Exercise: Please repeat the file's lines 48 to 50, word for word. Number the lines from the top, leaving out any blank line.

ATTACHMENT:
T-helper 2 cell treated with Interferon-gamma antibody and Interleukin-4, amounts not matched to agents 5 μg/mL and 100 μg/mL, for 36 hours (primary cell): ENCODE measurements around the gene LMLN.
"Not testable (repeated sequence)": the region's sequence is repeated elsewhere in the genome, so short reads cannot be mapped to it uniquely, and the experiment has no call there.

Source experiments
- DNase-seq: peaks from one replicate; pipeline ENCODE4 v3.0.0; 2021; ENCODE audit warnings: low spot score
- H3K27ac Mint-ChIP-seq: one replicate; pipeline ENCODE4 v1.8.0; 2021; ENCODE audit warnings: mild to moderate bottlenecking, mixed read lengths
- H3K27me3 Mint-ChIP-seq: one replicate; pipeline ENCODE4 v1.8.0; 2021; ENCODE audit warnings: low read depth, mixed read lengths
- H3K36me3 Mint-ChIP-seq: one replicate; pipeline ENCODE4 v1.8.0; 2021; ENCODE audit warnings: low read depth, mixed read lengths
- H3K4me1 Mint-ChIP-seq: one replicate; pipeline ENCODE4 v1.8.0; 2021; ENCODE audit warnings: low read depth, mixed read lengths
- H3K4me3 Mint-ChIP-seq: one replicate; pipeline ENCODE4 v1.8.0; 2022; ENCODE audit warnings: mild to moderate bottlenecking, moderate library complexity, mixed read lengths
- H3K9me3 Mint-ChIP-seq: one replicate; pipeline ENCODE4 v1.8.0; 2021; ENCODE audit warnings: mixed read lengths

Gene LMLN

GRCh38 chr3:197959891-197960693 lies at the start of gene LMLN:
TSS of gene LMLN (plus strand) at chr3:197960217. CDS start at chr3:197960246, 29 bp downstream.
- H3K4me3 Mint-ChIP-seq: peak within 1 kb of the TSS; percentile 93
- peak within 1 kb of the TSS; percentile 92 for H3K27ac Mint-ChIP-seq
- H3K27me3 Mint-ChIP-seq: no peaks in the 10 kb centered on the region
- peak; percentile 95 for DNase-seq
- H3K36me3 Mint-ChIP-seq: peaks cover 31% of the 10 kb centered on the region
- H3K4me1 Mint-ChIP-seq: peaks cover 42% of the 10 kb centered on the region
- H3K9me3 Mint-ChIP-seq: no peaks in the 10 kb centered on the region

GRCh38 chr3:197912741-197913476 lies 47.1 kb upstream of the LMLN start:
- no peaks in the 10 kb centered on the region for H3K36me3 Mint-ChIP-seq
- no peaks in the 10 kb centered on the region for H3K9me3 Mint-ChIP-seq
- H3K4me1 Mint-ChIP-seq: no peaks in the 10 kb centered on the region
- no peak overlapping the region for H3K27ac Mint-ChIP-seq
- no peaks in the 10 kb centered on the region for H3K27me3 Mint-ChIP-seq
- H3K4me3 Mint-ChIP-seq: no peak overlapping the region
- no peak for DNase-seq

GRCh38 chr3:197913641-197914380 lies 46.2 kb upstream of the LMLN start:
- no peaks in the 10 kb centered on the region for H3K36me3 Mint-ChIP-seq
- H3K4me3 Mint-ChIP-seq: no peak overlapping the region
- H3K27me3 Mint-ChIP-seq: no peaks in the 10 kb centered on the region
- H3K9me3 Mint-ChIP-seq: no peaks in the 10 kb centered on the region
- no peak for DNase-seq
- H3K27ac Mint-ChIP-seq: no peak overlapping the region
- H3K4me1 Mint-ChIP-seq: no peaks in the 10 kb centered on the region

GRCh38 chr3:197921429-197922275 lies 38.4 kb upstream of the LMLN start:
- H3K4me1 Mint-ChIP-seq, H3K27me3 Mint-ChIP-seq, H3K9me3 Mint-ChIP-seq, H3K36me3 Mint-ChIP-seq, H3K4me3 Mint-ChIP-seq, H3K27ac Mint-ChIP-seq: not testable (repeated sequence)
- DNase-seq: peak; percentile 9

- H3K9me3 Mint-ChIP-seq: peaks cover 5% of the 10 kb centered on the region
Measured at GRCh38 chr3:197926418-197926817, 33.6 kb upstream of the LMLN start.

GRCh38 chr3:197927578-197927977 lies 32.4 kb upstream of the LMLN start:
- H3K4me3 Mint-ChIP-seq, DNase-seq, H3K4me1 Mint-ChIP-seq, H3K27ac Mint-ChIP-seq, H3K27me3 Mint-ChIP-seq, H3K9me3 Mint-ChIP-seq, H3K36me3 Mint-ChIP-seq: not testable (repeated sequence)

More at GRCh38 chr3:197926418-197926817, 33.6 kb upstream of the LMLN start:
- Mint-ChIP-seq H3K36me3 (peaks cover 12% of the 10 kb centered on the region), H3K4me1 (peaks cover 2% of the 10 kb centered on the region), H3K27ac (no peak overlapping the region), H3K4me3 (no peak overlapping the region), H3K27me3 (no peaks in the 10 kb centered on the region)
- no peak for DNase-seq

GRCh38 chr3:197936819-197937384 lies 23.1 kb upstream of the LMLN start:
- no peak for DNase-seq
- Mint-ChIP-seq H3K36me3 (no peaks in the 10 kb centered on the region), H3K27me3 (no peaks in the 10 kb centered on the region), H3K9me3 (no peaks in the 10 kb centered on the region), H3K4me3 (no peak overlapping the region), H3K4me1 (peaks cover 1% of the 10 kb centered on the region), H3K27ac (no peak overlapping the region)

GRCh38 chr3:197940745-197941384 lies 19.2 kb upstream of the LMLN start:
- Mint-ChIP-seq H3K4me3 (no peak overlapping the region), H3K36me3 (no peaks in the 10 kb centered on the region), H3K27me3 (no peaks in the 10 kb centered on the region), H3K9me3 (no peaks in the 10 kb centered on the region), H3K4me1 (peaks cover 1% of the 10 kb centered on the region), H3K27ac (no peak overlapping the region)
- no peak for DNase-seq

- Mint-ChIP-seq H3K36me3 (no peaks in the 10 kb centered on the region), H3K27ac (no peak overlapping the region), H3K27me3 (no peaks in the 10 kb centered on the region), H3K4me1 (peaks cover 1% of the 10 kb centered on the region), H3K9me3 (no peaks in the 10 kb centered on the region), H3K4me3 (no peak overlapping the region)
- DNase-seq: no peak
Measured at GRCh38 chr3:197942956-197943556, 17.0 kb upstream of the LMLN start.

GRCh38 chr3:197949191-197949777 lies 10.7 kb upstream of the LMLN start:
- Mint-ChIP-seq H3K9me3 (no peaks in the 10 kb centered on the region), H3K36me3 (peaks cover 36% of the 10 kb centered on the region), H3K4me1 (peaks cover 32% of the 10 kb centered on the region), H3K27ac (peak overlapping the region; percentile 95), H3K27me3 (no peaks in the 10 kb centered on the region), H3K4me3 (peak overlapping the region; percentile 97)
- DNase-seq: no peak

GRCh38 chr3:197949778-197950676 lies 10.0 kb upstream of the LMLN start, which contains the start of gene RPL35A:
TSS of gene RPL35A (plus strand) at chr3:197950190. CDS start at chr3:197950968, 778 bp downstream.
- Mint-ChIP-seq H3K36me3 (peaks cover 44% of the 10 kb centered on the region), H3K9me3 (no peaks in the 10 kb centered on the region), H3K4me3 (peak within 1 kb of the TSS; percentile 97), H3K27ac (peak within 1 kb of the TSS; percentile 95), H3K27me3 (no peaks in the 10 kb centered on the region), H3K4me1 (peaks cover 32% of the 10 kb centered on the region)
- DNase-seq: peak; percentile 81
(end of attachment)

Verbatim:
- no peak for DNase-seq
- Mint-ChIP-seq H3K36me3 (no peaks in the 10 kb centered on the region), H3K27me3 (no peaks in the 10 kb centered on the region), H3K9me3 (no peaks in the 10 kb centered on the region), H3K4me3 (no peak overlapping the region), H3K4me1 (peaks cover 1% of the 10 kb centered on the region), H3K27ac (no peak overlapping the region)

GRCh38 chr3:197940745-197941384 lies 19.2 kb upstream of the LMLN start: